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The Los Angeles startup, founded in 2012 by Ryan Hudson and George Ruan, makes technology that helps users discover rewards and deals while shopping. In light of this acquisition, Honey is set to adopt PayPal and Venmo’s 275 million active consumer accounts. Additionally, Honey will tap into PayPal’s 24 million merchant accounts, per the press release announcing the deal.
Think of Honey as an add-on extension to user browsers. After the deal closes, Honey will remain in its Los Angeles headquarters and operate under its own brand.
There’s no doubt that a $4 billion deal is a big one, for both Honey and the overall Los Angeles ecosystem. Per Crunchbase data, this is the fifth biggest acquisition deal – and the biggest tech acquisition deal – in Los Angeles history.
“Honey is amongst the most transformative acquisitions in PayPal’s history,” said Dan Schulman, president and CEO of PayPal, in a statement. Looking a bit deeper into Schulman’s statement, let’s look at the previous acquisitions by one of the world’s largest online payments systems, owned by eBay. In other words, let’s fact check him.
Dipping Into The Past
PayPal has acquired over 20 known companies to date, according to its Crunchbase profile.
Price-wise, based on Crunchbase data, Honey is Paypal’s biggest deal yet, thanks to a $4 billion price tag. In second place is PayPal’s acquisition of iZettle, a payments point-of-sales company, for $2.2 billion in 2018.
Now, is Honey ‘transformative’ beyond a big dollar amount? The startup is PayPal’s second acquisition of 2019, while in 2018 the payments company scooped up four other companies. It signals a slight slowdown from the payment powerhouse.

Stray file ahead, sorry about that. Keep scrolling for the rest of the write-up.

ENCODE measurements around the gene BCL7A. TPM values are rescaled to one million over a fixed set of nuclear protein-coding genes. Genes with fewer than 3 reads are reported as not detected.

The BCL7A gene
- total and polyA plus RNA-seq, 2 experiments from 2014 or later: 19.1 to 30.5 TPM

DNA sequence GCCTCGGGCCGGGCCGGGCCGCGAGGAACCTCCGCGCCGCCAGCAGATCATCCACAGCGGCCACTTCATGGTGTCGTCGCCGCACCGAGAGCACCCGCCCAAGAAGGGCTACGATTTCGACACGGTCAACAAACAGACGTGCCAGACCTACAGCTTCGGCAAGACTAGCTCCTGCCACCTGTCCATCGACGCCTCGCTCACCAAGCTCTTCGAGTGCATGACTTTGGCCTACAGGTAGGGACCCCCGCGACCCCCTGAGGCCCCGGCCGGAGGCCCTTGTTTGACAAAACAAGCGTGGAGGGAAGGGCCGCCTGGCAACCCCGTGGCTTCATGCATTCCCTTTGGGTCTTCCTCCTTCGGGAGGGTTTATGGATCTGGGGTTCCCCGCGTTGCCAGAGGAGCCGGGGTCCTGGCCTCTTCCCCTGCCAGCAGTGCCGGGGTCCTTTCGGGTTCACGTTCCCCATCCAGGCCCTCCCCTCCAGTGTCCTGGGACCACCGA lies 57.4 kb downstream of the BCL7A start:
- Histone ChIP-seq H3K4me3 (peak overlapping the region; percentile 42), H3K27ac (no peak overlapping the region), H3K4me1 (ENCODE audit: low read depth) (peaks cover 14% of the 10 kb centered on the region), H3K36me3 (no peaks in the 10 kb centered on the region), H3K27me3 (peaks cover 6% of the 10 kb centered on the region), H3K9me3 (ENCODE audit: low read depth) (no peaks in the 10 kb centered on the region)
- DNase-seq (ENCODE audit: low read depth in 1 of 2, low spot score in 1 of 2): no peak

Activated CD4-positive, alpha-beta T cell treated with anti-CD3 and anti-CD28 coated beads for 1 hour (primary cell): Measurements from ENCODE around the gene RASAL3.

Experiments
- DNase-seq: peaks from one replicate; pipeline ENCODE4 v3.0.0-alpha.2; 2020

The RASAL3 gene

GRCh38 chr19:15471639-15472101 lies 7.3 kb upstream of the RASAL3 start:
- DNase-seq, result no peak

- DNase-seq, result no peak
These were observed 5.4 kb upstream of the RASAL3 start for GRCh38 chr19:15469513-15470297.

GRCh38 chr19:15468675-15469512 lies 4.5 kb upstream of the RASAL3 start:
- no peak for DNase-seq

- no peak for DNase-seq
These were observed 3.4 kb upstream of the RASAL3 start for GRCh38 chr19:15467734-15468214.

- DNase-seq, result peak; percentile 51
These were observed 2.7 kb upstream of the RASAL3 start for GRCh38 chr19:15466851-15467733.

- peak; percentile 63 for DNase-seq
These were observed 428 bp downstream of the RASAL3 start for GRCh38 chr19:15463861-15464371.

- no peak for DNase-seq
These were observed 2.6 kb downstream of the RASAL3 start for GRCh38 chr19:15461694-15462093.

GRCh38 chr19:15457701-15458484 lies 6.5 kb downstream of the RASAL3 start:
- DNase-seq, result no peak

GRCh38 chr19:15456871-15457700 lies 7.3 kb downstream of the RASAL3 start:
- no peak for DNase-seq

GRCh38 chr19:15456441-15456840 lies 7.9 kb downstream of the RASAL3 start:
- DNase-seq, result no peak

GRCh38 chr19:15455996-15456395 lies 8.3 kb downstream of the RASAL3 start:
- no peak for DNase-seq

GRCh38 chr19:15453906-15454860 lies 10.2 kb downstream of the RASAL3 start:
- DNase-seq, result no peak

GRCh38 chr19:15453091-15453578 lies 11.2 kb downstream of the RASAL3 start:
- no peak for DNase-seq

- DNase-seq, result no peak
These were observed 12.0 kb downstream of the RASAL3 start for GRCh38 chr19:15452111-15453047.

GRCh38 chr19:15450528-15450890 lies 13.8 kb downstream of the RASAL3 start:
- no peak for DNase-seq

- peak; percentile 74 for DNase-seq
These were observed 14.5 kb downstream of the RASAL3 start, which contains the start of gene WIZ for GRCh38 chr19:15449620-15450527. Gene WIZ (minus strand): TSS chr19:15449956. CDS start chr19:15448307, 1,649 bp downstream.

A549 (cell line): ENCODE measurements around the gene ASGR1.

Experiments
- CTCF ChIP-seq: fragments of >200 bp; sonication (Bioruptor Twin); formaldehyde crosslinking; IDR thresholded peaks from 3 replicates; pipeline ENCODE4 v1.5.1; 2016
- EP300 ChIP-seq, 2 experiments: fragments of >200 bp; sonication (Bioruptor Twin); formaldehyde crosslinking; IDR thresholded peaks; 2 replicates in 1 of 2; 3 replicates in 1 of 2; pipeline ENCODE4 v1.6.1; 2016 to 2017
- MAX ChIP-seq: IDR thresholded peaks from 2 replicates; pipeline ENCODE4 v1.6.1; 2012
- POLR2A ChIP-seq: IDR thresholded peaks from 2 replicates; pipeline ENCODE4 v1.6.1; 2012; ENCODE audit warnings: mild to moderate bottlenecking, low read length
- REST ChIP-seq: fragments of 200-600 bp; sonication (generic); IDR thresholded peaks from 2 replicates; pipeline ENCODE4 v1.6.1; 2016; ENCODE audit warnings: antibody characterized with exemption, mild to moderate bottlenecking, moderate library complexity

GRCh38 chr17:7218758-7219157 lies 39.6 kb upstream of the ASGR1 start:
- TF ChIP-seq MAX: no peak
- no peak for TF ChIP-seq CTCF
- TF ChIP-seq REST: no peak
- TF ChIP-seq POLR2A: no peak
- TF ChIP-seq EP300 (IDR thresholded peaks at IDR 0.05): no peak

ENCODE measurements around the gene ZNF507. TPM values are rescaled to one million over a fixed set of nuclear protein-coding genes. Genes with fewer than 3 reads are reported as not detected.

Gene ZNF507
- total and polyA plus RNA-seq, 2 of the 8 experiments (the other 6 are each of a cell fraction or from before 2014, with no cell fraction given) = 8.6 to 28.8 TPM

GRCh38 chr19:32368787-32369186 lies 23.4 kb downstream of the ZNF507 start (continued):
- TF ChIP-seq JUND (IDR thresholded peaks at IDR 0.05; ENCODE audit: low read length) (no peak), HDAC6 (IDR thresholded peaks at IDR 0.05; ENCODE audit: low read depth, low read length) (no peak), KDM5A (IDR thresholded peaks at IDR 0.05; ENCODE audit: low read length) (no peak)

In its acquisition history, PayPal has scooped up companies that touch all parts of a singular transaction. For example, it put cash into companies that help with payment processing, like its acquisition of gopay, which provides third party payment services for governments and corporations, or Braintree, which has a set of tools to help online businesses process payments. It has also scooped up companies that help its users transfer money easier, like Xoom. And Hyperwallet.
Additionally, it has engaged in data and security, like its buy of Simility, to prevent fraud and abuse in real time, or its acquisition of CyActive, which is a predictive cybersecurity company. Or FraudSciences, which is self explanatory.
So when examining PayPal’s known acquisitions, Honey stands out as unique. It shows that the payment giant is betting big on becoming more involved in its users lives, beyond just the point-of-purchase moment, but throughout the shopping journey as well. And with every startup and tech company becoming a bank, that might not be a bad idea after all.
Illustration: Li-Anne Dias